The issue: Given that apprenticeships depend on the contributions of multiple stakeholders, building partnerships is key to their success
As mentioned earlier, a number of organizations share the responsibilities for designing and managing apprenticeship programmes. They must cooperate and form effective partnerships to ensure the success of apprenticeship programmes. Chapter 7 of Toolkit 1 explains the roles and responsibilities of various stakeholders and provides examples from various countries. Table 4.2 illustrates a few examples of partnerships at national, sectoral and local levels.
Table 4.2 Generic description of partnerships at national, sectoral and local levels
|Nature of cooperation
|Forms and means of partnership
National and sectoral
Government, employers’ organizations, workers’ organizations, youth and women’s groups, civil society organizations, associations of TVET providers, etc.
National and sectoral level issues: for example, skills needs assessments, occupational standards, qualifications and apprenticeship programmes, learning aids, quality assurance, registration of employers, promotion of apprenticeships,
strategies and goals for promoting apprenticeships, guidelines for various stakeholders, including on financing and social inclusion, monitoring and evaluation
Social dialogue format, such as tripartite national steering committees, boards of regulatory bodies, sector skills councils, trade committees
Enterprise and training provider
On-the-job training by enterprise and off-the-job training by TVET provider
Memorandum of Understanding (MoU) or agreement;
apprentice logbooks can facilitate cooperation between teachers and trainers
Enterprise and intermediary organization
Intermediary organizations can provide administrative support to enterprises for managing apprenticeship programmes, as well as offering training and assessment services
Enterprise and employers’ organization
Employers’ organizations can provide mentorship and technical guidance to enterprises, monitor the quality of training and carry out the assessment and certification of skills acquired by apprentices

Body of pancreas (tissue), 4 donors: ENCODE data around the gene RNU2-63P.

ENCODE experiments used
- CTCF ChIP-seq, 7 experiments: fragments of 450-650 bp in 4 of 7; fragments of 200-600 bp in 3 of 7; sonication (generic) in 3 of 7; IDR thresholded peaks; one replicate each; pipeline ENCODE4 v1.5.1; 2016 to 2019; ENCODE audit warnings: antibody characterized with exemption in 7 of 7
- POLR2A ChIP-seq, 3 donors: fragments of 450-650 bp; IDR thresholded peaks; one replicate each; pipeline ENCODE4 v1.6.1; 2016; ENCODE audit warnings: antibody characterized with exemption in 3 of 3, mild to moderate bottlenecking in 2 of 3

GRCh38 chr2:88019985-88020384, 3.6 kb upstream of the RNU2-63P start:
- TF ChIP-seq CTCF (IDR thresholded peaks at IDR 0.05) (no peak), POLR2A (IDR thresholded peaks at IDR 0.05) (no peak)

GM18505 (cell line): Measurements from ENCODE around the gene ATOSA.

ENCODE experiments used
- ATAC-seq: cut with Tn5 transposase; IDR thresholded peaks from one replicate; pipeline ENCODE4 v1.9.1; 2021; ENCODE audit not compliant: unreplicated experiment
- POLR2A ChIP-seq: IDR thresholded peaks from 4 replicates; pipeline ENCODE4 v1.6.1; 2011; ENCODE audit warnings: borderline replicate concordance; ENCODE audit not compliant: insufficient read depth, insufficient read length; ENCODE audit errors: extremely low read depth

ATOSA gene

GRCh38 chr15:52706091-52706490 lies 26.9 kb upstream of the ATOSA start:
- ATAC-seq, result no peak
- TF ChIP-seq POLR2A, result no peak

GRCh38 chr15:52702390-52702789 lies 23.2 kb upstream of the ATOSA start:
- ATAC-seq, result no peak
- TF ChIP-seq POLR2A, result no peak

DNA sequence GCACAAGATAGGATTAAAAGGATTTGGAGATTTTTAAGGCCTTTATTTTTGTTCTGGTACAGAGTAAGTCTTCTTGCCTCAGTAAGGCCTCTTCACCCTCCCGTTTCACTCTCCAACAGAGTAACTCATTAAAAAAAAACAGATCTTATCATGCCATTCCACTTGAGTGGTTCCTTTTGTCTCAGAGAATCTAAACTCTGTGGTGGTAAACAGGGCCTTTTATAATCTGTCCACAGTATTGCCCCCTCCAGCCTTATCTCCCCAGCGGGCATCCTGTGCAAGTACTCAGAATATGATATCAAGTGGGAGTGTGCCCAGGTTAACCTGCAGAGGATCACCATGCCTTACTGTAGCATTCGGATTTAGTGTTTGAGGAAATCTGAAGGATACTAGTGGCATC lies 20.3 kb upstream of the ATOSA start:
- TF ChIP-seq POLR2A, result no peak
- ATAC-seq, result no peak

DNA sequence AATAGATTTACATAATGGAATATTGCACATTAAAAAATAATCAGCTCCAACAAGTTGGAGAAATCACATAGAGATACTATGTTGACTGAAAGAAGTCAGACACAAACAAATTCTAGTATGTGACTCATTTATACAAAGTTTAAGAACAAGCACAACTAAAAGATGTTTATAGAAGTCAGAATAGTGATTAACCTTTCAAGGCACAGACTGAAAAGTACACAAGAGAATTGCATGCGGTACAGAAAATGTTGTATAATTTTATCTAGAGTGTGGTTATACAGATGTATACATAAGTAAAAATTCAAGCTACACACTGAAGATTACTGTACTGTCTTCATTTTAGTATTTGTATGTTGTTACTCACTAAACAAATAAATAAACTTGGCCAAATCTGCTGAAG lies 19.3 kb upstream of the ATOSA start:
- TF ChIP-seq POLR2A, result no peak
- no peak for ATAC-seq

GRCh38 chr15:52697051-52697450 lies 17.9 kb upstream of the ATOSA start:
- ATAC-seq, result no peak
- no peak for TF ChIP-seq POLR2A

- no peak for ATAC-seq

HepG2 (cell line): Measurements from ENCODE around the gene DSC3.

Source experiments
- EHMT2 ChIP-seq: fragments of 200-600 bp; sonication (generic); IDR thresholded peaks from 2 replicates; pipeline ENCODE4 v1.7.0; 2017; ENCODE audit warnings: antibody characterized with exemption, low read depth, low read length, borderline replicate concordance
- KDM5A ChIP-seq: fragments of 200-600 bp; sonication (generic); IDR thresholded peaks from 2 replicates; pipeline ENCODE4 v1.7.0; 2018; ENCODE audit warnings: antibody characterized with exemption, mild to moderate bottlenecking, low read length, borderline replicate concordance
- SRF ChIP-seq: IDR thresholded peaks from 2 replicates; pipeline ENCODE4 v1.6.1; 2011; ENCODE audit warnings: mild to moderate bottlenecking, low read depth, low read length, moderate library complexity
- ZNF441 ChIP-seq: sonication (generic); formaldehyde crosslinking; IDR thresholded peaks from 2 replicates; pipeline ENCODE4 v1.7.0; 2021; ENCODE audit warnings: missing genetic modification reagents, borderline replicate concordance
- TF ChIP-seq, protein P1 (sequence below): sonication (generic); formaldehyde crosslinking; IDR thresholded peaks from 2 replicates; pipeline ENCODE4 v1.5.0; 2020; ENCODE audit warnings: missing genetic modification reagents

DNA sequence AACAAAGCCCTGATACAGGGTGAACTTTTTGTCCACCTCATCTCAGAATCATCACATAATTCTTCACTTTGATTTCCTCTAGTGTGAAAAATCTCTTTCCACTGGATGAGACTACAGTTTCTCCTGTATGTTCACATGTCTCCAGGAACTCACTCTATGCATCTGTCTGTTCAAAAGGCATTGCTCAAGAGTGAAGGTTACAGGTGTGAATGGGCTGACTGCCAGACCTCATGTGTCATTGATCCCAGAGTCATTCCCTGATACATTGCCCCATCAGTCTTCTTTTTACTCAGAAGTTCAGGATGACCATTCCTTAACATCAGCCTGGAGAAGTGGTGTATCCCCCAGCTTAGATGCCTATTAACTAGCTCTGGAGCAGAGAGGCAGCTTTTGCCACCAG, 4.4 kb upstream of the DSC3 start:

MoU or agreement; committee of local chambers
Apprentices could be rotated between two or more enterprises so that they receive training covering all aspects of the curriculum
Employer and workers’ organization
Strategy and target for number of apprentices, working conditions, training of trainers, training and mentorship for apprentices, monitoring the quality of apprenticeship training
Collective bargaining, committees
Partnerships are also formed at the global level (see box 4.7).
Box 4.7 Global Apprenticeship Network (GAN)
GAN is a global, business-driven alliance of private sector companies, business federations, international organizations and committed groups determined to create an equitable future for all segments of the workforce and a sustainable talent pipeline for business by advocating for a new paradigm in the relationship between education and employment and promoting work-based learning.
GAN was founded by multinational companies and international organizations, including the IOE, ILO, OECD and Business at OECD (BIAC) and has networks in Africa, Asia, Europe, Latin America and Oceania.
GAN builds knowledge and inspires action by sharing real-world examples of effective work-based learning approaches that are being implemented by large and small companies across diverse sectors around the globe. In cooperation with its members and partners, GAN has fostered the establishment of multi-sector networks in countries throughout the world to implement initiatives that help remove barriers and create opportunities for work-based learning.